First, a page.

(516) 294-1949 Email us | Map
New York Family Law Attorneys
"Matrimonial and family law is our only business at Mangi & Graham."
Settling Disputes Related to Child Support
inderal 40 buy Under New York law, children are eligible to receive support up until age 21, with only a few statutory exceptions. Child support in New York State is governed by the Child Support Standards Act (or CSSA for short). According to the CSSA, the noncustodial parent may be ordered to pay a certain percentage of their income depending upon the number of children the parties have together. For one child, the statute provides that a party would pay 17% of their gross income, before taxes, but after deducting Fica and Medicare; 25% for two children; 29% for three children; 31% for four children; and no less than 35% for five or more children. In more complicated circumstances where each parent has one or more children, child support is determined by looking at each parent’s household with each party responsible for child support for the children in the other party’s custody. The parties are free, however, to stipulate to pay a greater or lesser amount of child support by stipulation, so long as very specific statutory language is included in the stipulation, making it clear that the parties are aware of what the child support amount would have been under the CSSA and they provide an adequate reason for deviating from the statutory amount.
In addition to basic child support as determined above, the CSSA also requires parents to contribute their proportional share of certain add-on expenses in addition to the basic child support, including: health insurance premiums for the children; unreimbursed and uncovered healthcare expenses; educational expenses of the children; and reasonable childcare expenses necessary for the custodial parent to work or receive training for work. In addition to these expenses, the Court may order parties to contribute to the reasonable college expenses of the subject children. Where the Court does so, the Court allows a noncustodial parent to deduct, dollar for dollar, any money he spends on college room and board from the basic child support payments he makes with regard to the child going to college. Parents should be aware that if a child turns 21 prior to completing college, the Court has no authority to order a parent to contribute to college expenses beyond the child’s 21st birthday, unless the parties have agreed to do so.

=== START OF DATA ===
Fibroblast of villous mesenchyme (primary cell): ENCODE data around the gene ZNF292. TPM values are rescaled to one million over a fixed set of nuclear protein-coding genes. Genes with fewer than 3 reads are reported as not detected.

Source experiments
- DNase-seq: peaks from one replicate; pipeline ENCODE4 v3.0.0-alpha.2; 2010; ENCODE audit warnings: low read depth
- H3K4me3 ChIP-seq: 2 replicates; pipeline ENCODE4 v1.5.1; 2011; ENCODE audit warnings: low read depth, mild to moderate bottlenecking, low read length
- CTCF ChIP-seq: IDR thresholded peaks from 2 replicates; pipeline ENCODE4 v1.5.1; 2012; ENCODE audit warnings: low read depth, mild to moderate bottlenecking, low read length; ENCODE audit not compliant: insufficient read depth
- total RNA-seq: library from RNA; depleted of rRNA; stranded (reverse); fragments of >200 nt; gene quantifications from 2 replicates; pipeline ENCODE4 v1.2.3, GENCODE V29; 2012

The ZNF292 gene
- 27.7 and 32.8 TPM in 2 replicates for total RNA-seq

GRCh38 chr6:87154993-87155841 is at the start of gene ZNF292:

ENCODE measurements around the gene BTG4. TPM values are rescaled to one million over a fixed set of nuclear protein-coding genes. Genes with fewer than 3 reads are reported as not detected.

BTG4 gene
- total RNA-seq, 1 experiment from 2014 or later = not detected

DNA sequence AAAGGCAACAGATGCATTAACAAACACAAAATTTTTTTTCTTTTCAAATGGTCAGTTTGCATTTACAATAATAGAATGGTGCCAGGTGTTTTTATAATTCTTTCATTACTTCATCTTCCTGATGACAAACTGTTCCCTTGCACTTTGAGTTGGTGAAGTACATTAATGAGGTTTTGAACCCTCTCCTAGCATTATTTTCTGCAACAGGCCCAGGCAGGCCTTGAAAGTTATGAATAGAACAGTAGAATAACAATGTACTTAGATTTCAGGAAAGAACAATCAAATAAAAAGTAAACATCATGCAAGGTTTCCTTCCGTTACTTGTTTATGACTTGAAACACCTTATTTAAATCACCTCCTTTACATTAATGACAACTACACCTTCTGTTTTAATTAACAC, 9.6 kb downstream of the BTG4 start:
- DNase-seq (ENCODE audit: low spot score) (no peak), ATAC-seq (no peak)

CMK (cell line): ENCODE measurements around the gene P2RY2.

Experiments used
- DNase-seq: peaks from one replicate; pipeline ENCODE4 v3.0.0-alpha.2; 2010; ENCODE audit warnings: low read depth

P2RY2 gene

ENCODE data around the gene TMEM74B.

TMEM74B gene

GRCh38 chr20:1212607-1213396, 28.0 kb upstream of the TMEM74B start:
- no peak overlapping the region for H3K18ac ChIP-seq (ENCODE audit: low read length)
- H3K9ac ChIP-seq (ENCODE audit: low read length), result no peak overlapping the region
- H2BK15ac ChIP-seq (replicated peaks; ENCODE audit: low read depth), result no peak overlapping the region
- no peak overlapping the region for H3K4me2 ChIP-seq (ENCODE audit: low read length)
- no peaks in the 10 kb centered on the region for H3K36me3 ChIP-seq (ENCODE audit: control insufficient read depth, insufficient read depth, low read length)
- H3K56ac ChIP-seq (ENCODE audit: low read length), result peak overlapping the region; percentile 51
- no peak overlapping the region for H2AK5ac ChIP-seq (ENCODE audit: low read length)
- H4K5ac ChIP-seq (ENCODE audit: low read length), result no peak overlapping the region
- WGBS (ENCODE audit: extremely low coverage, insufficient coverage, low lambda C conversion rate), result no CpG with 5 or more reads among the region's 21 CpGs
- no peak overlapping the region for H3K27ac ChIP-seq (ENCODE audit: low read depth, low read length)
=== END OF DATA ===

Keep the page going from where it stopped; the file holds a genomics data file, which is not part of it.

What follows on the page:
Both the Supreme Court and the Family Court have jurisdiction over child support matters. Such matters may be brought as part of a divorce action, or by itself. The enforcement and/or modification of support orders are governed by statute as well as years of case decisions which are binding on the court. Reluctant payors face the loss of a driver’s (or other) license, and possible incarceration where a court finds that they willfully refused to obey a child support order. Persons who under-report income or are paid “off the books” can have income “imputed” to them. In recent years, the law has also changed to provide that a party is entitled to a modification of child support every three years or 15 percent change in income, unless they have expressly opted out of this statutory basis for modification of child support. Where the parties have reached a compromise child support amount in consideration of certain equitable distribution agreements contained in a divorce agreement, parties should be careful to opt out of the three-year or 15 percent basis for child support modification, or they may lose the benefit of the bargain they make due to poor draftsmanship of a settlement agreement. This is why legal representation is so very important.